This weekend was a many varied one. Friday night started out with baking monster cookies – chocolate chunk, M&Ms and peanuts in your standard oatmeal dough. I scorched the bottoms of one set – I was baking two sheets at a time, one on stoneware and one on a metal sheet. The metal sheeted ones got a little too done by the time the stoneware ones finished. Still edible and yummy though!

I declared Saturday a no-TV day for us (though Alexander and I did watch a few YouTube videos together). The highlight of Saturday was getting to spend time with Karmen (@familysizedfun, and her family for her daughter Madee’s Dora-themed 3rd birthday. It was good times. And I got to meet @Lins610 and @Japster24 there, too! I’m sure Karmen will blog the details after things settle down a little.

This morning, Alexander worked on a school project. He has to make a 3D model/diorama of a Magellanic penguin, which he made out of clay. It’s drying now, and next weekend, he’ll paint it.

We went to lunch at Downtown Disney. We were going to go to the new chicken place there (Pollo Campero?), but when we went in, we weren’t really feeling it. There weren’t many other guests eating there either – the McDonald’s that it replaced was always busy, so maybe that was a bad move.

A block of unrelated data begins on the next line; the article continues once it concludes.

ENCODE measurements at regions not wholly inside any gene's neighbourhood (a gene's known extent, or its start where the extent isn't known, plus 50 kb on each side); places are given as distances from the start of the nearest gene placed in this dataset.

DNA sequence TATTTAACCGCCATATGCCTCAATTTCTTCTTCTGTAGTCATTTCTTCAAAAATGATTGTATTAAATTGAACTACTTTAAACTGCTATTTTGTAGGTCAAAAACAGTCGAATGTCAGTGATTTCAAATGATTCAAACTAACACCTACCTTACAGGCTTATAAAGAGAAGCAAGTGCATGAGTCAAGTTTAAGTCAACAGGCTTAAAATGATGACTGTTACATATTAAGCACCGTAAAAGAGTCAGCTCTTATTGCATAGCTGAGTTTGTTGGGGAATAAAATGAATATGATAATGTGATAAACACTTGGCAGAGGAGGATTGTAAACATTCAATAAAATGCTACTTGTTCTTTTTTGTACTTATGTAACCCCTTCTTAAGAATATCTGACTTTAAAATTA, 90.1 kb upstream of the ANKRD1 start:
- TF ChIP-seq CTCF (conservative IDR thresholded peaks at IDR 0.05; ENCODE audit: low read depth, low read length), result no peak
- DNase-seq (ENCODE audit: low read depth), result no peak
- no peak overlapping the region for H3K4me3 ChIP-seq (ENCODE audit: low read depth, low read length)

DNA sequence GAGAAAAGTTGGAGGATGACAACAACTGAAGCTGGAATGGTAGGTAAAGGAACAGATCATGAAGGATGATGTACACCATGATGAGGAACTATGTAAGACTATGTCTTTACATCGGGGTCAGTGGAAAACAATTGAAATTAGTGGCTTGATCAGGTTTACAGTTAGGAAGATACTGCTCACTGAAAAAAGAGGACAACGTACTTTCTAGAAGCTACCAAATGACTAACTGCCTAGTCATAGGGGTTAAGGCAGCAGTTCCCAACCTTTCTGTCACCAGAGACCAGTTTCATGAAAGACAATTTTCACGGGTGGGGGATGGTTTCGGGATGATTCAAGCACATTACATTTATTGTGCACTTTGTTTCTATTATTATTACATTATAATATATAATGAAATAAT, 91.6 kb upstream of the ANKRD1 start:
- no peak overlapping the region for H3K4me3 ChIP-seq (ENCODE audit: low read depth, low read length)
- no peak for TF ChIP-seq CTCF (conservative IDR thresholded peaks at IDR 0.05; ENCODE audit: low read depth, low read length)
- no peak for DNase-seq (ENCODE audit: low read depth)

After I dropped Alexander off at his mom’s this afternoon, I headed out to the other side of town to check out roller derby with the Orlando Psycho City Derby Girls. The Serial Thrillers lost to the Sunnyland Slammers, but it was a close match, and a lot of fun to watch! Tonight was a Harry Potter themed night, so there were some people dressed up in costume as wizards and such, and the half time relay was rollerskating on broomsticks. I had a good time. Admission was $10 with a school supply that goes to A Gift for Teaching, an organization that I adore. I’ll go again.